Deloitte CFO Survey - Q3 2016 has been saved
Deloitte CFO Survey - Q3 2016
Optimism improves after the Brexit referendum
Belgian CFOs remain confident of long-term growth.
Diegem – 21 November 2016
Three months after the Brexit vote Belgian CFOs’ optimism seems to be recovering, according to Deloitte’s quartely CFO Survey. Eurozone growth forecasts are positive, financing is widely available, and central banks’ policies are keeping interest rates low and credit cheap. Belgian CFOs remain primarily focused on expansionary strategies and expectations related to capital expenditure and headcount growth remain strong.
Impact of the Brexit today expected to be limited
The majority (56%) of the CFOs believe the Brexit will not have a significant impact on their business. Of the 44% that do expect an impact, nearly all are pessimistic and expect that impact to be negative. Only 2% of all respondents expect a somewhat positive impact. “Once the UK leaves the EU, CFOs expect an increase in the cost of doing business with the UK. The Brexit will have consequences through different regulatory requirements in the UK versus the EU. If tariff barriers are imposed and free movement is restricted, exports and workforce mobility will reduce,” said Deloitte Partner Thierry Van Schoubroeck, who heads the CFO Survey team.
Optimism recovered slightly since the Brexit vote
The drop in optimism observed in the second quarter following the Brexit referendum has somewhat subsided. “It has been a huge political shock, but not a global economic one, and seems to have had little influence on the corporate sector’s sentiment in Belgium,” Thierry Van Schoubroeck observed. Since the launch of the survey in 2009, CFOs have always been primarily concerned with the pace of the economic recovery and the competitive position of their company, and they still are today. But CFOs also got used to navigating in a low growth environment, and general conditions affecting business are not bad, overall: a quarter of the respondents expect the economy to grow by maximum 0.4%, and a third expect a growth rate between 0.5% and 0.9%.
Seven out of ten of the surveyed CFOs expect revenues, cash flow and profit before taxes to grow over the next 12 months. Half or more expect margins, headcount and levels of cash and cash equivalents on the balance sheet to grow as well. Looking at the surveyed companies’ performance for the third quarter of 2016 more then 6 out of ten (62%) of the corporates report being on budget or outperforming the financial budget.
Significant increase in planned capital expenditure
Expectations for capital expenditure have increased, with 45% of the surveyed CFOs reporting that capital expenditure will increase against 32% of the CFOs at the beginning of the year. The percentage of CFOs planning to increase headcount in the next 12 months similarly continued to rise since the beginning of the year and is at 56% in the third quarter, up from 43% in the first quarter. As a consequence, and for the first time since the launch of the survey, shortage of skilled labour has entered the top three concerns of CFOs. Discretionary spending, a third indicator of growth policies, is on the rise as well.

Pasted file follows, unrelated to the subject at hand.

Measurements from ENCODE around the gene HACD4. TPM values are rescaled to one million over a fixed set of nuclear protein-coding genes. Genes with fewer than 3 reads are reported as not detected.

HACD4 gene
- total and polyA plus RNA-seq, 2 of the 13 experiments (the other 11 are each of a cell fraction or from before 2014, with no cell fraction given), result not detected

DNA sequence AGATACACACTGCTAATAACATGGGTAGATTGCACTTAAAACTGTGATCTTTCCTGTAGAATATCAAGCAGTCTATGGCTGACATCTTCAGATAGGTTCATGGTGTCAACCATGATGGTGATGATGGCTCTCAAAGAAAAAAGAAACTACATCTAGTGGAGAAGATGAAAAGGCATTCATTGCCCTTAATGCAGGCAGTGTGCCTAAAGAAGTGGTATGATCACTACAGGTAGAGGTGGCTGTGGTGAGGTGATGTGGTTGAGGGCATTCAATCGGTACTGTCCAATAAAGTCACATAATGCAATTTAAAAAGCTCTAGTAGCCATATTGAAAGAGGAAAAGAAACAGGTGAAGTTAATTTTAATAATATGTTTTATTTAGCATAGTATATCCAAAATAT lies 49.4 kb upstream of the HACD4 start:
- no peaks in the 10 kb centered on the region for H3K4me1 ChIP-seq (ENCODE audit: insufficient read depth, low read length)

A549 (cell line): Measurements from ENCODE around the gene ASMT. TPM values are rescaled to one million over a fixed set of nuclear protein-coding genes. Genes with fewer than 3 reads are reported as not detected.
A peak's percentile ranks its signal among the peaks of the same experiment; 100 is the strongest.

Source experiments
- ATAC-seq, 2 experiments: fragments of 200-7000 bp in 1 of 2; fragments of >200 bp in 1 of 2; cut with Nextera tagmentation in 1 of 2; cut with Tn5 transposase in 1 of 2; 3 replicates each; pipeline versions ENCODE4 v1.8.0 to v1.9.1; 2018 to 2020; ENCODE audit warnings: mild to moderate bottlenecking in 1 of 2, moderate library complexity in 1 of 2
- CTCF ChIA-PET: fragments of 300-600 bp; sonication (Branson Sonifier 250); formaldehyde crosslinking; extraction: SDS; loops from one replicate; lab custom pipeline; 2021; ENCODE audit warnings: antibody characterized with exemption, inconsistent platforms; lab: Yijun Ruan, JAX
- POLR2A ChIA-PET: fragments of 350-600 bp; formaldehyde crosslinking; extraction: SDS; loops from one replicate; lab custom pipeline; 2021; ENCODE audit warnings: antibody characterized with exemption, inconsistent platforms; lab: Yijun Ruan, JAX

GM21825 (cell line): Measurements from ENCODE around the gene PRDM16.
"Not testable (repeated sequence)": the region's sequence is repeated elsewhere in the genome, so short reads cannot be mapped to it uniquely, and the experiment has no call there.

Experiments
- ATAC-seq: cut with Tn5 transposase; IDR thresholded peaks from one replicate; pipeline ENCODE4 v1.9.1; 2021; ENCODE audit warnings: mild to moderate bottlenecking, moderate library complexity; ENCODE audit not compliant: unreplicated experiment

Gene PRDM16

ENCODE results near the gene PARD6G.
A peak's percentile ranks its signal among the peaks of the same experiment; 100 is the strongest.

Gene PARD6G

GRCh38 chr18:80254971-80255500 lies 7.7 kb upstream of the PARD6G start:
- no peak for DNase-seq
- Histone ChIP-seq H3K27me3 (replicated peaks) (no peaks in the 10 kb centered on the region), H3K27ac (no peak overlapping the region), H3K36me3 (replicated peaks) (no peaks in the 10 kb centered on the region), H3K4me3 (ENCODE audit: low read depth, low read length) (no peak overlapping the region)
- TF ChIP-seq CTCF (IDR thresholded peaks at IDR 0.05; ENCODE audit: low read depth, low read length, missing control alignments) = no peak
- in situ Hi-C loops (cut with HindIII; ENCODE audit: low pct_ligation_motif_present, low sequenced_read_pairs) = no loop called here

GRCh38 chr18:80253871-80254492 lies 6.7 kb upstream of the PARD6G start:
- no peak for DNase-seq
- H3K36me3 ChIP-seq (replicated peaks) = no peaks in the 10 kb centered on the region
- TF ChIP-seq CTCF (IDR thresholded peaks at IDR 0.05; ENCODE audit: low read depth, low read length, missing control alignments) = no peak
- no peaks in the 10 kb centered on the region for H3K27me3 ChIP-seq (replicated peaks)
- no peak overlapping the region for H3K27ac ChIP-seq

Strong expectations on taxation policy and labour market reforms
In light of the recent government budget, nine out of ten CFOs rate taxation policy as important, closely followed by labour market reforms and infrastructure. Is the Belgian governement setting the right priorities for financial and economic policy making? “Overall, CFOs remain positive about the appropriateness of the governments’ financial and economic policy making for the success of businesses in Belgium. However, the conclusions of the ongoing debates related to the budgetary deficit and the corporate income tax will only be reflected in the fourth quarter survey,” Thierry Van Schoubroeck explains.
External sources of financing remain attractive
The Belgian CFOs continue to view credit as being available and cheap. The cost of credit decreases back to their values at the beginning of the year. As compared to the previous quarter, internal financing continues to strengthen its status as the most used financing option.
More optimism in Belgium in comparison with other EU countries
For the third quarter of 2016, Belgian CFOs are on average more optimistic than their EU peers regarding most of the indicators, and particularly on the financial prospects of their organisations.. In addition, the Belgian expectations for capital expenditure are significantly higher. With 45% of the surveyed CFOs expecting to increase capital expenditure, Belgium ranks the second highest while on average only 8% of the European CFOs expect an increase. Similar results are observed regarding the net expectation of an increase in number of employees. 30% of the Belgian CFOs expect an increase in headcount, while on average only 4% of the European CFOs plan to increase the number of their employees.
Profile of the Belgian third quarter participants
The 2016 third quarter survey took place between September 22th and October 10th, 2016. Belgium was the second European country to launch the CFO survey. Since the launch of the survey in Belgium in 2009, the number of countries has expanded to cover most of the European Union. The questions have partially been aligned across the different countries, allowing for a comparison of the results.
A total of 56 CFOs active in a variety of industries completed the 2016 third quarter survey. Of the participating companies, 16% has a turnover of over €1 billion, 47% of between €100 million and €1 billion, and 36% of less than €100 million. 50% of the participating companies derive up to 30% of their revenue from outside of Belgium, 19% between 31% and 69%, and 31% derive more than 69% of their revenue from outside Belgium.
Deloitte in Belgium
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